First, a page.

23 terms

vocabulary chapter 5

1 [uncountable] formal careful thought and attention, especially before making an official or important decision:
1 [uncountable] extreme sadness, especially because someone you love has died
1 unable to look after yourself or to do anything to help yourself:
He began to feel depressed and helpless.
a vicious attack on a helpless victim
Newman threw out a hand in a helpless gesture.
someone who is impulsive does things without considering the possible dangers or problems first:
Rosa was impulsive and sometimes regretted things she'd done.
In a burst of impulsive generosity, I offered to pay.
to make someone think and behave exactly as you want them to, by skilfully deceiving or influencing them:
He was one of those men who manipulated people.
the way in which someone behaves towards or talks to other people:
She has a calm relaxed manner.
1 formal to continue to do something that has already been planned or started [↪ proceeds]
1 to give support to an opinion, idea, or feeling, and make it stronger:
The film reinforces the idea that women should be pretty and dumb.
1door etc [intransitive and transitive] if a door, gate etc slams, or if someone slams it, it shuts with a loud noise [= bang]:
We heard a car door slam.
He slammed the door shut.
1 [transitive] to say something in a loud, sad, and complaining way:
'But what shall I do?' Bernard wailed.
to twist your body from side to side violently, especially because you are suffering pain
writhe in pain/agony etc
He lay writhing in pain.
2 behaving or speaking in a confident, determined way that makes people respect and obey you:
He has a commanding presence and an authoritative voice.
to move with a quick sudden movement, or to make part of your body move in this way:
Wilcox jerked his head to indicate that they should move on.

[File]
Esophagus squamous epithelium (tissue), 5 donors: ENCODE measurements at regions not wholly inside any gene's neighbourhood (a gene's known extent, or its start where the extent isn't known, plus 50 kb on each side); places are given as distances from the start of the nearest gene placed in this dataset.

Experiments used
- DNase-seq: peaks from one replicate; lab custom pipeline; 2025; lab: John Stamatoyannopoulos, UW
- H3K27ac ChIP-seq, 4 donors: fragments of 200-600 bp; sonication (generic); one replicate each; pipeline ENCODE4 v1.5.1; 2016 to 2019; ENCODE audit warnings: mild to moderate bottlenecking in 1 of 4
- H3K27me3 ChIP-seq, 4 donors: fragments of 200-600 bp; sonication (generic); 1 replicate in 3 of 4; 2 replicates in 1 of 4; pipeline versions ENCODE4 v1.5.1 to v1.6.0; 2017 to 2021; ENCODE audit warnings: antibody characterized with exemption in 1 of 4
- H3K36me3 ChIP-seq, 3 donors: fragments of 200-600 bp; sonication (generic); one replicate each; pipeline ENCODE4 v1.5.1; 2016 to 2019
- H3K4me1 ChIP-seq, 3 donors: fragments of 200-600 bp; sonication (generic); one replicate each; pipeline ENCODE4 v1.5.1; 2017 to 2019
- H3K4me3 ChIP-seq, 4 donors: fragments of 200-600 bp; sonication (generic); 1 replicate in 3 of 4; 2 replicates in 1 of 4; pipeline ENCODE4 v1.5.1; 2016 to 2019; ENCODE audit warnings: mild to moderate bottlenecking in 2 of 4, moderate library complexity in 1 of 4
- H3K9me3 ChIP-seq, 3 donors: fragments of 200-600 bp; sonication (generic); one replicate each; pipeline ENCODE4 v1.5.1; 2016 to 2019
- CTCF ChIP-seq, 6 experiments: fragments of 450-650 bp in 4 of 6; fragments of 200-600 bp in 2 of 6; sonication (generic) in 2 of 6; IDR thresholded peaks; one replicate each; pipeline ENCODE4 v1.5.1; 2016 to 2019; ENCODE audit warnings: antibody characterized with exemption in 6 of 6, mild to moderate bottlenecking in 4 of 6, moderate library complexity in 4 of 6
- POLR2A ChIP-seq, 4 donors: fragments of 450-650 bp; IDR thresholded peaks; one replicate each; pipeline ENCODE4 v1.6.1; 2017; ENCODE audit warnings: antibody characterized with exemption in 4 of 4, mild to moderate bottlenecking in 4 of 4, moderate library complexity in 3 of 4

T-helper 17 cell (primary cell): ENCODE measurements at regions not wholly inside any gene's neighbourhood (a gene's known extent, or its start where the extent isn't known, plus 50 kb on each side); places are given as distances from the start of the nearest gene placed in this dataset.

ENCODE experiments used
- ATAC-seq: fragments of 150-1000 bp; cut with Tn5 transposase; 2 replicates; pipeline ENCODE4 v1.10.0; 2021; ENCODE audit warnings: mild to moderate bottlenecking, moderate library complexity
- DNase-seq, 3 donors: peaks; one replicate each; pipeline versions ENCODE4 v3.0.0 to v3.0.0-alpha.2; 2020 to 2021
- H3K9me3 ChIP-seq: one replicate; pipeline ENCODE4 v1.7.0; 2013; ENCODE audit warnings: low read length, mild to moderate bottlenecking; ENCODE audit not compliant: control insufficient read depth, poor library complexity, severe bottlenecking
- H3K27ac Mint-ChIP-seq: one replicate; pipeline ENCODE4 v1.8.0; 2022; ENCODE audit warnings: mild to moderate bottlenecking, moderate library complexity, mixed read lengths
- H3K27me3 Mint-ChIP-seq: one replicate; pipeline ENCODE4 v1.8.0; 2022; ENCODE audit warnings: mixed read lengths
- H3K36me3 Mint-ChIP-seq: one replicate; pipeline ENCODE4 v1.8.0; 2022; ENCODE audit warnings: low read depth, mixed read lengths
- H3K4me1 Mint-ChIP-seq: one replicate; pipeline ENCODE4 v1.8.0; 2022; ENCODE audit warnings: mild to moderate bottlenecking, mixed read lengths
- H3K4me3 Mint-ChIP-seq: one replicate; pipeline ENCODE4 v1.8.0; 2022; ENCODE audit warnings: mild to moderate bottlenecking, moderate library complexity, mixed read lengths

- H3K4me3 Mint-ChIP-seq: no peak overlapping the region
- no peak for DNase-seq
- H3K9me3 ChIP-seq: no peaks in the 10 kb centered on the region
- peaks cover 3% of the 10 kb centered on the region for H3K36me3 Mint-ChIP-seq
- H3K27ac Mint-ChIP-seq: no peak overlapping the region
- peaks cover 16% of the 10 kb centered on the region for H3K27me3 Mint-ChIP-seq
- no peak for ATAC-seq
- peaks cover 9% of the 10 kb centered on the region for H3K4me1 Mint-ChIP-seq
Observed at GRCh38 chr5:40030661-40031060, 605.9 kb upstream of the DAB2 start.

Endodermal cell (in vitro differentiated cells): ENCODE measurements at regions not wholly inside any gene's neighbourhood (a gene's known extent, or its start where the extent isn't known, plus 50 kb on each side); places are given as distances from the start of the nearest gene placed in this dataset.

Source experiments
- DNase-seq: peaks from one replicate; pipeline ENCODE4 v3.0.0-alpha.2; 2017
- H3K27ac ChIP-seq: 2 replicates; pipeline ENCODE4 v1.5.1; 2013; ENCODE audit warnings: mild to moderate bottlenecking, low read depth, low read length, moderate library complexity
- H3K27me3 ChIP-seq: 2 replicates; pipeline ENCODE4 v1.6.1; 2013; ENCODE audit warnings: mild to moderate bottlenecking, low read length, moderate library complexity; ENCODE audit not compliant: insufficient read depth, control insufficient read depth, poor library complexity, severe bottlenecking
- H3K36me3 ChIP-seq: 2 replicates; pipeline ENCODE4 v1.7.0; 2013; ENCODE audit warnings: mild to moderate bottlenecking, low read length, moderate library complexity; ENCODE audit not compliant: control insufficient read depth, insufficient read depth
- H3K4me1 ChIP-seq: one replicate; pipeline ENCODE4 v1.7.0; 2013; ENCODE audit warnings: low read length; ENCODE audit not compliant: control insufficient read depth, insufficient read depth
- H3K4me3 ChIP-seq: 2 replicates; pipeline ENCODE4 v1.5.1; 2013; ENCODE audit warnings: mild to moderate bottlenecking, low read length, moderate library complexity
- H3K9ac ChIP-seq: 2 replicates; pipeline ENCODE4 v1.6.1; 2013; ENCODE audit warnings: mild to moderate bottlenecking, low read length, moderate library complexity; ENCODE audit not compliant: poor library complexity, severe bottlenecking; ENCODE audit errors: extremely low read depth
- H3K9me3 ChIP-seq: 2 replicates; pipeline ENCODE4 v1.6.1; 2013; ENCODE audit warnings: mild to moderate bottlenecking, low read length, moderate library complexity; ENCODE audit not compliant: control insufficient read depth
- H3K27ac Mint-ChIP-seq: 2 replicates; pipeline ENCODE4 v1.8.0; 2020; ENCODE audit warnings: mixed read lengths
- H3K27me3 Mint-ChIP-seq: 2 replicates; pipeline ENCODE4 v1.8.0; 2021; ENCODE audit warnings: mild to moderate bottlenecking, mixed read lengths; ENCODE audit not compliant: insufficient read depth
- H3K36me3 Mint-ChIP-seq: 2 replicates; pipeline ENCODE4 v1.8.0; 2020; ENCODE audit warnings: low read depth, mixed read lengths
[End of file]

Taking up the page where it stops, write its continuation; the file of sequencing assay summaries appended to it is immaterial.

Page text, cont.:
to complain in an annoying way, especially in an unhappy voice and without good reason:
'I feel seasick already,' she moaned.
in an emotional way that shows you very much want someone to do something:
Kathleen looked at him pleadingly.
1 to ask a lot of people the same questions in order to find out what they think about a subject:
18% of the women we polled said their husbands had a drinking problem.
3 to move someone into a new situation or make them do something
propel somebody to/into something
The film propelled her to stardom.
Company directors were propelled into action.
the part of something that is left after everything else has gone or been dealt with [= the rest]:
The remainder must be paid by the end of June.
the remainder of
He spent the remainder of his police career behind a desk.
1 a way of dealing with a problem or making a bad situation better [= solution]:
1 [intransitive] to cry noisily while breathing in short sudden bursts:
He began sobbing uncontrollably.
intransitive and transitive] to hold someone or something so they become more balanced or controlled, or to become more balanced or controlled
straighten something ↔ out to deal with problems or a confused situation and make it better, especially by organizing things [= sort
with ease
if you do something with ease, it is very easy for you to do it [= easily]:
They won with ease.